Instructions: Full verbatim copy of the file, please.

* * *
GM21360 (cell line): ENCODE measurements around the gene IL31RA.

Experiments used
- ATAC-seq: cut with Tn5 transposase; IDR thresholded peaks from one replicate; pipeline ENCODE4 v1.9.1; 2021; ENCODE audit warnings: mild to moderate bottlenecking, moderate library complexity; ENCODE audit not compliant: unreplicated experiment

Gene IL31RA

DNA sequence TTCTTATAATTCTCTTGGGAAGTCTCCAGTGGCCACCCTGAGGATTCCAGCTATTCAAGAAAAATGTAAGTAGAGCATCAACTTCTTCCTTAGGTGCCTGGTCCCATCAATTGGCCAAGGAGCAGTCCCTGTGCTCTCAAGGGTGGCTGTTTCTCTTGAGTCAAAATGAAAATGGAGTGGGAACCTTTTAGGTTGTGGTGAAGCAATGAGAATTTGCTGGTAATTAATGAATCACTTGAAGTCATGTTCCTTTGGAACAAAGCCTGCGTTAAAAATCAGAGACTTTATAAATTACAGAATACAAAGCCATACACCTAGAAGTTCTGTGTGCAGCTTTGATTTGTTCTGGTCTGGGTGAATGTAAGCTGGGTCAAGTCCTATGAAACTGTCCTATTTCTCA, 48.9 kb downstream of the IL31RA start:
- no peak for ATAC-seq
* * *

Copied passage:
GM21360 (cell line): ENCODE measurements around the gene IL31RA.

Experiments used
- ATAC-seq: cut with Tn5 transposase; IDR thresholded peaks from one replicate; pipeline ENCODE4 v1.9.1; 2021; ENCODE audit warnings: mild to moderate bottlenecking, moderate library complexity; ENCODE audit not compliant: unreplicated experiment

Gene IL31RA

DNA sequence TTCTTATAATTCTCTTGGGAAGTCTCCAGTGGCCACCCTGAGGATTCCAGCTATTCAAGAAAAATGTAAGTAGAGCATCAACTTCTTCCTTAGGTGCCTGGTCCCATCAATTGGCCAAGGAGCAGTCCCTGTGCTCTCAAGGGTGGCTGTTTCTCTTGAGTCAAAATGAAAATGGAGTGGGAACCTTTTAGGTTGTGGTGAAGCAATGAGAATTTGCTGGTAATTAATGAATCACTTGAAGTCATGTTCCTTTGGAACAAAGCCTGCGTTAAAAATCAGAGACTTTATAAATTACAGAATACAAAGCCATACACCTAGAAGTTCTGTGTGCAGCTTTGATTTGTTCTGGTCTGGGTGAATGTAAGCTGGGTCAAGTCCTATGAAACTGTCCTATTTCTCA, 48.9 kb downstream of the IL31RA start:
- no peak for ATAC-seq